Do federal and state governments subsidize inequality in schools by offering tax breaks for school donations, which benefit wealthier communities?
In a back-to-school opinion column published in Thursday’s New York Times, a political science professor at Stanford University argues that parental donations to local education foundations and PTAs ought to be aggregated and shared with schools boasting fewer wealthy parents.
Rob Reich writes that “by lowering the taxes of the donor and diminishing the tax revenues that would otherwise have been collected and partly distributed to rich and poor schools alike, federal and state governments are in effect subsidizing the charitable activity of parents who donate to their child’s school.”
Like the Peninsula families profiled in Reich’s column, parents and guardians in Piedmont are used to being asked for annual donations that easily run to the quadruple digits.
The Giving Campaign for Piedmont Schools, run by the Associated Parent Clubs of Piedmont (APCP) in collaboration with the Piedmont Educational Foundation (PEF), suggests that families consider giving $1,000 per child each year, plus $100 or more to the PEF Endowment Fund, if financially possible.
For the 2011-2012 school year, The Giving Campaign raised over $1.6 million, representing more than 5 percent of the Piedmont Unified School District (PUSD) operating budget.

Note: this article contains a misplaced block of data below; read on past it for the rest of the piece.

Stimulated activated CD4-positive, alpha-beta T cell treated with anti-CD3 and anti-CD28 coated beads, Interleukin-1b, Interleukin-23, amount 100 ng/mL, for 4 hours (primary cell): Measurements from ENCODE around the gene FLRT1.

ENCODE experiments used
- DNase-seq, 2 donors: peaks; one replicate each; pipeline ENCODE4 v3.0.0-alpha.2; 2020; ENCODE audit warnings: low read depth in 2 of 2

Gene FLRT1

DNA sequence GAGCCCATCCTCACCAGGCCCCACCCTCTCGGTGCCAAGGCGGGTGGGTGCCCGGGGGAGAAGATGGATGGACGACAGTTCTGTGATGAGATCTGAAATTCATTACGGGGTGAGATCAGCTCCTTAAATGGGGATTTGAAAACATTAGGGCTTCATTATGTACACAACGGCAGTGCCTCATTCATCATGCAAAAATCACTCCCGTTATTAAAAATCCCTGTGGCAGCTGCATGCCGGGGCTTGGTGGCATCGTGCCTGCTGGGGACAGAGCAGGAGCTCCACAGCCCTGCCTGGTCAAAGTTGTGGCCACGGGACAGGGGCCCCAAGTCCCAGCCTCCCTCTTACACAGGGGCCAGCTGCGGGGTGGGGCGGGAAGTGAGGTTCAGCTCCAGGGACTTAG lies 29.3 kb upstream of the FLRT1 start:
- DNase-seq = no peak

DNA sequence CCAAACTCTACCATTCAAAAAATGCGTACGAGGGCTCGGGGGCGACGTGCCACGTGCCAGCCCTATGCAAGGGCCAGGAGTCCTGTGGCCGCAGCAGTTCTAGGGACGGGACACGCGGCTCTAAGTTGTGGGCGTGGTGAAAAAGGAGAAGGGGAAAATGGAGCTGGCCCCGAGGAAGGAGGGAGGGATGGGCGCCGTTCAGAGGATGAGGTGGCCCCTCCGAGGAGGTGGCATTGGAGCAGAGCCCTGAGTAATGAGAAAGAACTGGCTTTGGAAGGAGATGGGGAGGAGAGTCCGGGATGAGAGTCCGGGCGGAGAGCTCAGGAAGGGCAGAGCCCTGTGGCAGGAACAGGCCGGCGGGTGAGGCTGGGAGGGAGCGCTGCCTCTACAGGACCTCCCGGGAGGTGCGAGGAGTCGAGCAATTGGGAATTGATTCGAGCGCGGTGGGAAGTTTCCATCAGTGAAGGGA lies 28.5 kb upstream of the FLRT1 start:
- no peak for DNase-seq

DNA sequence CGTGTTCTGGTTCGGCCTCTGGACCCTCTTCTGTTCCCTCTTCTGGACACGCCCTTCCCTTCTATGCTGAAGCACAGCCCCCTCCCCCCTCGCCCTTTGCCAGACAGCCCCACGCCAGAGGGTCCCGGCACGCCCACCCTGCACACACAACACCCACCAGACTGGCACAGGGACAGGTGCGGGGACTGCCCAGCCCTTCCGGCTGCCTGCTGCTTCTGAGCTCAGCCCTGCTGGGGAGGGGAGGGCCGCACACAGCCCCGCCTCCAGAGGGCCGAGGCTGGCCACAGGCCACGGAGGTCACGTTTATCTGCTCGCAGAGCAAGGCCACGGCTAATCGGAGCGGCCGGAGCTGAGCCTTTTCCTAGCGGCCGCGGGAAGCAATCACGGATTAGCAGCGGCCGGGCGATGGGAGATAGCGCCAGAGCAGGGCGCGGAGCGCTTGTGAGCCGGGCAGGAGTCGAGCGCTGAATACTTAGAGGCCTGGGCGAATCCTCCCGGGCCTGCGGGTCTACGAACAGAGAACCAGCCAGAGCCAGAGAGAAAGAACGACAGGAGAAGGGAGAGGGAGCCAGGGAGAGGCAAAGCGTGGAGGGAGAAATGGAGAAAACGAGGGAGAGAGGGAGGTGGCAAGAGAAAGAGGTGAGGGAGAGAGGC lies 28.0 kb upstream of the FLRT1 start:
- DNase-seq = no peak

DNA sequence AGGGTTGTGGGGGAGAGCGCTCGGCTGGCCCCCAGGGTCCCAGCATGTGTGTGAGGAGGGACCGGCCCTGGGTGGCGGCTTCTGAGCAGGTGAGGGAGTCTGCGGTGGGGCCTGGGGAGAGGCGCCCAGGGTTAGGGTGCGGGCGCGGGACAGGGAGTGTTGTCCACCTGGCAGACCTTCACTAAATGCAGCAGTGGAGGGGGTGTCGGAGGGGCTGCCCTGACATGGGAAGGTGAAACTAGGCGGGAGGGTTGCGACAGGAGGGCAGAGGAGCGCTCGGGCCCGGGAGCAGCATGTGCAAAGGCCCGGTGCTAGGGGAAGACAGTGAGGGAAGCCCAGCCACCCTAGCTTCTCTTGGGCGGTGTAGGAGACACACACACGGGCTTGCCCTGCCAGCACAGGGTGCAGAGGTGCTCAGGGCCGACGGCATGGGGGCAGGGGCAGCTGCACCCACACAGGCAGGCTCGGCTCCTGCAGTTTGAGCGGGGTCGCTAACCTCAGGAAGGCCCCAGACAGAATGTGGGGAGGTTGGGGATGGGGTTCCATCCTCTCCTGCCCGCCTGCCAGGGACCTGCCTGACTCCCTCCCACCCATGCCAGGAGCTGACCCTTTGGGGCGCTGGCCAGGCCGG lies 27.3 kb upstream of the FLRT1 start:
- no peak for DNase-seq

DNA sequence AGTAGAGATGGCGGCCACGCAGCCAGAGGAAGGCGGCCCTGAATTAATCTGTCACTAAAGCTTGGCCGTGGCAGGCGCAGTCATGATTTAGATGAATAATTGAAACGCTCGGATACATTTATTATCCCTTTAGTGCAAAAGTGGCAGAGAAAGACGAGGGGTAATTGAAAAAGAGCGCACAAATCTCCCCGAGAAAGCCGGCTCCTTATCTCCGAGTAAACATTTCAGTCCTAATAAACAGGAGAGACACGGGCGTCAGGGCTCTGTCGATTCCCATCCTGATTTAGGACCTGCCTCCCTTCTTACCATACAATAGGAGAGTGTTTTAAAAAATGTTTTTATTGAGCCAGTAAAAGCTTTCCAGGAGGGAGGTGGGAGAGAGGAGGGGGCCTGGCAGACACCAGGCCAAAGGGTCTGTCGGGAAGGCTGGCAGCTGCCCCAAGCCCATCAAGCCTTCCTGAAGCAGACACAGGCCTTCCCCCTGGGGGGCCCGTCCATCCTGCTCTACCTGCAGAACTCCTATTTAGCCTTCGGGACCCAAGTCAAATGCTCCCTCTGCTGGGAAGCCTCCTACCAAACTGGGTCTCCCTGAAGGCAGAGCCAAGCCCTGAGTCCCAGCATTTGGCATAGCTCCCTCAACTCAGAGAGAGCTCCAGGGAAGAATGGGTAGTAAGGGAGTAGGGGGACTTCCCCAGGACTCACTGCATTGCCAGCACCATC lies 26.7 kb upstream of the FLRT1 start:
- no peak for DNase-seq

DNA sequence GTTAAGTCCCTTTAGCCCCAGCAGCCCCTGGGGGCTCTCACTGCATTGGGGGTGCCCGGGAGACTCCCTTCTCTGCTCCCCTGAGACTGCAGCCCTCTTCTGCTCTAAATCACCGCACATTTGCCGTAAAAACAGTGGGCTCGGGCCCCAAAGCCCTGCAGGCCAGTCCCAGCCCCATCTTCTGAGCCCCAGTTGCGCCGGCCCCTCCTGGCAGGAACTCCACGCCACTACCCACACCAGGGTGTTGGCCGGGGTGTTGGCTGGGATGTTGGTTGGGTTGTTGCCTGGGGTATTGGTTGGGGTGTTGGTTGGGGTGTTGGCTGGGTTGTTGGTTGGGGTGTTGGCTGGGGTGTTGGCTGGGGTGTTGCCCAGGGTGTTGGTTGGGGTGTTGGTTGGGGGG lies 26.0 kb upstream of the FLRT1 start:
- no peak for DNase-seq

Families that don't currently have children in Piedmont public schools are also asked to contribute, especially to the PEF's Endowment and Foundation Funds.
By 2011, donors had contributed or pledged about $3.85 million to the Endowment Fund, valued in June of 2011 at $4.2 million. Disbursements to the Piedmont public schools and students that year topped $209,000.
Combined with Piedmont's school parcel tax and other revenue sources beyond the basic state funding, private donations enable PUSD to spend roughly $3,000 more per pupil each year than the statewide average.
Perhaps most controversially, Reich argues that Congress should stop granting charitable status to educational foundations: “If private giving to public schools exacerbates inequalities, then at the very least we should stop subsidizing such behavior with tax dollars.”
Would you be less inclined to donate to educational foundations if it was not deductible?'Like' Piedmont Patch on Facebook / Follow us on Twitter @PiedmontPatch